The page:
'Dollar Carry Trade’ the act of borrow dollars at low interest rates and investing in products of high return is becoming popular due to the USA’s continued low interest rate policy. Last year, there were many who borrowed Japanese Yen to buy houses or build plants or invest in high-yielding bonds and securities. This is because the interest rate when borrowing Yen was very low. However, the dollar’s interest rate is now lower than the Yen’s resulting in more dollars being borrowing for investment.
As the USA keeps lowering base rates, the equation, ‘extremely low rates=Yen’ is fading. According to overseas news reports, it’s been 16 years since interest rates paid when borrowing dollars in international finance markets have lowered. On August 26, 2009, the three-month Dollar LIBOR (London Inter-Bank Offered Rate) on the London Market recorded 0.37188% a year, lower than the Yen LIBOR (0.38813%). This was the first time since May 1993 that dollar interest rates were lower than the Yen’s.
This is the reason why international finance market observes are claiming that the time of Dollar Carry Trade is coming. Carry trade refers to investment in securities or bonds of other countries by borrowing money from countries with relatively lower interest rates. When the borrowed currency is Yen, it is referred to as the Yen Carry Trade. As it involves borrowing at low interest rates, costs are lower and profits higher. However, under certain circumstances, devaluation of the currency may cause loss.
Before the global financial crisis, Yen Carry Trade was popular in the international finance market. This is because Japan lowered its base rate to zero in February 1992 and maintained extremely low interest rates. However, Dollar Carry Trade has begun to become popular with the USA lowering base rates to 0~0.25% as a measure against the financial crisis.
Dollar LIBOR lower than Yen LIBOR is a positive sign that the credit crunch from the USA has been alleviated. Dollar liquidity has been eased and policies have become more reliable. LIBOR is used as a benchmark to decide interest rates for corporate, mortgage and credit cards loans. In fact, in early October 2008 when the financial crisis was at its peak, the three-month Dollar LIBOR increased to 4.8%, while the Yen LIBOR for the same period was 1.09%. That this trend has been reversed has certainly come as a surprise.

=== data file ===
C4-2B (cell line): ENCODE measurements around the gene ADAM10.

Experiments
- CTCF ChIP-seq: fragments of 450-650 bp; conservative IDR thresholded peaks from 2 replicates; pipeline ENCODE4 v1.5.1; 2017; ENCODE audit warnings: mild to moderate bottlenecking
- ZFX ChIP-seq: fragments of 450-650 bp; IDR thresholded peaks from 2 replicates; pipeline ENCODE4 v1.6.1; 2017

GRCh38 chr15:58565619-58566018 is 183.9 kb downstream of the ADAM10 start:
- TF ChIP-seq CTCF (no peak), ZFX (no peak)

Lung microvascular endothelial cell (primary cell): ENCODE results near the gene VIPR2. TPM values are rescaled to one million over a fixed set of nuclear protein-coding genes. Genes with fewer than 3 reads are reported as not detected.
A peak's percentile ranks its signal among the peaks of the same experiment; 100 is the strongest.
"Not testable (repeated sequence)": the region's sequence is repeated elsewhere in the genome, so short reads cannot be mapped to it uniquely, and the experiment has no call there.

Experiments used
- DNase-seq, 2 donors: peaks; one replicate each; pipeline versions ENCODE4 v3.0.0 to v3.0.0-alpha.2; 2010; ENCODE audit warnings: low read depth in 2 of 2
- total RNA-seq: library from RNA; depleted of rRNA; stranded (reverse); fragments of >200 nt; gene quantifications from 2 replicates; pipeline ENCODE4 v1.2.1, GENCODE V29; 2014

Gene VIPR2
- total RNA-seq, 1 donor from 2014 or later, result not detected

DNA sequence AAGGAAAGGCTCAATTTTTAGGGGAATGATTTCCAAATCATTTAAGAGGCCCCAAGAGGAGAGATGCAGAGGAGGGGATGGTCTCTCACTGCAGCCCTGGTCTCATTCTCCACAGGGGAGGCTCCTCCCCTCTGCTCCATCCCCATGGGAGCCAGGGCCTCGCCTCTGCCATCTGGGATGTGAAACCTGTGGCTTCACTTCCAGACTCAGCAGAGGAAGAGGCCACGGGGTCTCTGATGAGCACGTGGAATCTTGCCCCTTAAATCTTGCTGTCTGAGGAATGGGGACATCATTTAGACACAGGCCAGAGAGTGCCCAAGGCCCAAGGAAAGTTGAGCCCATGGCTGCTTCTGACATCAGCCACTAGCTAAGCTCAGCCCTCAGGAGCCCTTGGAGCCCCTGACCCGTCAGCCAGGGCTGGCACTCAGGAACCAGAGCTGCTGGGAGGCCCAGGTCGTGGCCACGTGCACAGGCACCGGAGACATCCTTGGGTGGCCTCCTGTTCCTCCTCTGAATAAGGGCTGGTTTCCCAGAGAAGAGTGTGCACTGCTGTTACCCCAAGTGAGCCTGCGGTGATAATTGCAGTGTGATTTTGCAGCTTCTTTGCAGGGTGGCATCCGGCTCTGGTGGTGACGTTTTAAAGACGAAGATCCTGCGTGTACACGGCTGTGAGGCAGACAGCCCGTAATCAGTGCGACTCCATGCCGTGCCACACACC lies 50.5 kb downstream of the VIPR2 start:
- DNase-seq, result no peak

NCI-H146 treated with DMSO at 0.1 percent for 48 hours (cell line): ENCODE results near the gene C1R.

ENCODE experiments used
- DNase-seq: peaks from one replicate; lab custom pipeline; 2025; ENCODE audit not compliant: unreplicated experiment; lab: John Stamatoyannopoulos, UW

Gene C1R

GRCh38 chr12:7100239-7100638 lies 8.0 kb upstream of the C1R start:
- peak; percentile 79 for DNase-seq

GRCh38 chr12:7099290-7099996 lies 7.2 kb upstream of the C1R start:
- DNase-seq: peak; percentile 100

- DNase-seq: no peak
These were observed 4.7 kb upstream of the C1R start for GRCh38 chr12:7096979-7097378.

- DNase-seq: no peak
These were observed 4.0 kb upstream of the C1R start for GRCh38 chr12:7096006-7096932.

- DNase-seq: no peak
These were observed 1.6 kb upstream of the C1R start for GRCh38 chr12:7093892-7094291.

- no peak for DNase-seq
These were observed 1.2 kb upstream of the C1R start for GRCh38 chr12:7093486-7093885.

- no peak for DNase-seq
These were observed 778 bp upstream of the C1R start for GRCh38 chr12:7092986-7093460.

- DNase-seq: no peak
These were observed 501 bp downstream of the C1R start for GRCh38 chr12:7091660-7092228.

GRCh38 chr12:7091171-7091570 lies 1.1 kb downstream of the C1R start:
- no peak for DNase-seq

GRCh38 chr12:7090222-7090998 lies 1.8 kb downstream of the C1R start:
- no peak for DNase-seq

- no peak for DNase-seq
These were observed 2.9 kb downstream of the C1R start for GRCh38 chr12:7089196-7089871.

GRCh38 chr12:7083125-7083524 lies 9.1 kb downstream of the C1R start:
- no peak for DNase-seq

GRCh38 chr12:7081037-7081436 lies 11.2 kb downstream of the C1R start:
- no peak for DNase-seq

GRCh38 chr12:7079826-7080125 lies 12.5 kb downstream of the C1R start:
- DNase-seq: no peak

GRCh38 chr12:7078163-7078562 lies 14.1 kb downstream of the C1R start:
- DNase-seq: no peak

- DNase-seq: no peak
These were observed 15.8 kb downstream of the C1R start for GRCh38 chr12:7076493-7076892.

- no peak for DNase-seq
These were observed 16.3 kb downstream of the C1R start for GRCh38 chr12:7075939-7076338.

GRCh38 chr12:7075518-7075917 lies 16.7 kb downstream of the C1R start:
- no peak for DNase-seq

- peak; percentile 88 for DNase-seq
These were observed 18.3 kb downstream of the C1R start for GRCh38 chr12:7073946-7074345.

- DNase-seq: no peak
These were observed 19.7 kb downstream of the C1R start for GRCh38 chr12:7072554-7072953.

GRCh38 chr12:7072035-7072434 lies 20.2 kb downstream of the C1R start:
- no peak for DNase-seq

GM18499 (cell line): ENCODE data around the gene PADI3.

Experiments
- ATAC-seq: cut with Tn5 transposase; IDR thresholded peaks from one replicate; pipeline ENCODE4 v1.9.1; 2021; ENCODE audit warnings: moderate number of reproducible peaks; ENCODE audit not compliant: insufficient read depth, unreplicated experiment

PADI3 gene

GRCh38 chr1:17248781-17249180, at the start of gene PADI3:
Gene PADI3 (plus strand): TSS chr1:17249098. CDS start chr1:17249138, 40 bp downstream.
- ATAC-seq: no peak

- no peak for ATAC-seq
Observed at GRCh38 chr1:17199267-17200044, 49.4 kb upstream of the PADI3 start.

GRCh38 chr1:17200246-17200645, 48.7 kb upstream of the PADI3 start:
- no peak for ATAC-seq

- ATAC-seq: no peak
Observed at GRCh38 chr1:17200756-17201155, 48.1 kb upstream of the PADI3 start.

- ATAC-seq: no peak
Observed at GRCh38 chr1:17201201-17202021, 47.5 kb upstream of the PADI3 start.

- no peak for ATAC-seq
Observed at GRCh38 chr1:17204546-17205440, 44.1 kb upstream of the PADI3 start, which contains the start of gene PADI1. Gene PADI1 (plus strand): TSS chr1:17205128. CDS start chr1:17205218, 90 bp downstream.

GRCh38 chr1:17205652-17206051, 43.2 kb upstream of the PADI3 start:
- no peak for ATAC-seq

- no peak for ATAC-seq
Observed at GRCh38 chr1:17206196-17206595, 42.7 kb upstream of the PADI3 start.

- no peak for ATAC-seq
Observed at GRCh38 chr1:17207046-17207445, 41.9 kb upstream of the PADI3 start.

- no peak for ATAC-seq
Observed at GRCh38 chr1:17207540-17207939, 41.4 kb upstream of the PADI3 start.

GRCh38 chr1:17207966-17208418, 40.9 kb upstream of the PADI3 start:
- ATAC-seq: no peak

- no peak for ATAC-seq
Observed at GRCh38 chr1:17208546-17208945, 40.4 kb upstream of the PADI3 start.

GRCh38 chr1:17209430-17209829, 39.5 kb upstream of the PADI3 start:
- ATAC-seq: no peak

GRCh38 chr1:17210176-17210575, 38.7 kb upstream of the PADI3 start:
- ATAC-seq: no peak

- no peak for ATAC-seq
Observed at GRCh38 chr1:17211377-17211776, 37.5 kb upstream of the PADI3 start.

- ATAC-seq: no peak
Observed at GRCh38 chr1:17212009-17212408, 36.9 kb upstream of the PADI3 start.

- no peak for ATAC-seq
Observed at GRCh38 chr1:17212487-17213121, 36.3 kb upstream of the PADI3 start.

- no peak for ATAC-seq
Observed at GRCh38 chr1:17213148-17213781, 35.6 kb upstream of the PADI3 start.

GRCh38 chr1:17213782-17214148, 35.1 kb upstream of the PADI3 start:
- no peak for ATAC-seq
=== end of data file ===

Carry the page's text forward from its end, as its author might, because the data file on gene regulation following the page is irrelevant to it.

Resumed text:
The prospect that federal base rates will be maintained till at least the end of 2010 has experts believe resulted in lowering Dollar LIBOR. However, they warn that any increase of the interest rates will immediately reverse the LIBOR between the USA and Japan. There is also the prospect that the time to increase interest rates will come earlier than it did with Japan.
The reversion between Dollar and Yen LIBOR is a significant variable in the flow of international capital. A capital flow into a new market with borrowed dollars at low interest rates has been observed since April 2009 as dollar interest rates fell. Carry trade, which disappeared due to preference of safe assets such as US government bonds after the global financial crisis, came back. Analysts have observed that Dollar Carry Trade has become popular in international finance markets, particularly in countries where base rates will increase faster than the USA.
The primary subjects for Dollar Carry Trade include Brazil’s Real and the Australian Dollar whose currency value has increased by almost 30% this year. The investment strategy involves borrowing dollars at low interest rates, exchanging them into Brazil’s Real to invest, and then changing them back to dollars when the Real’s value increases, allowing profits from both interest rates and exchange rates.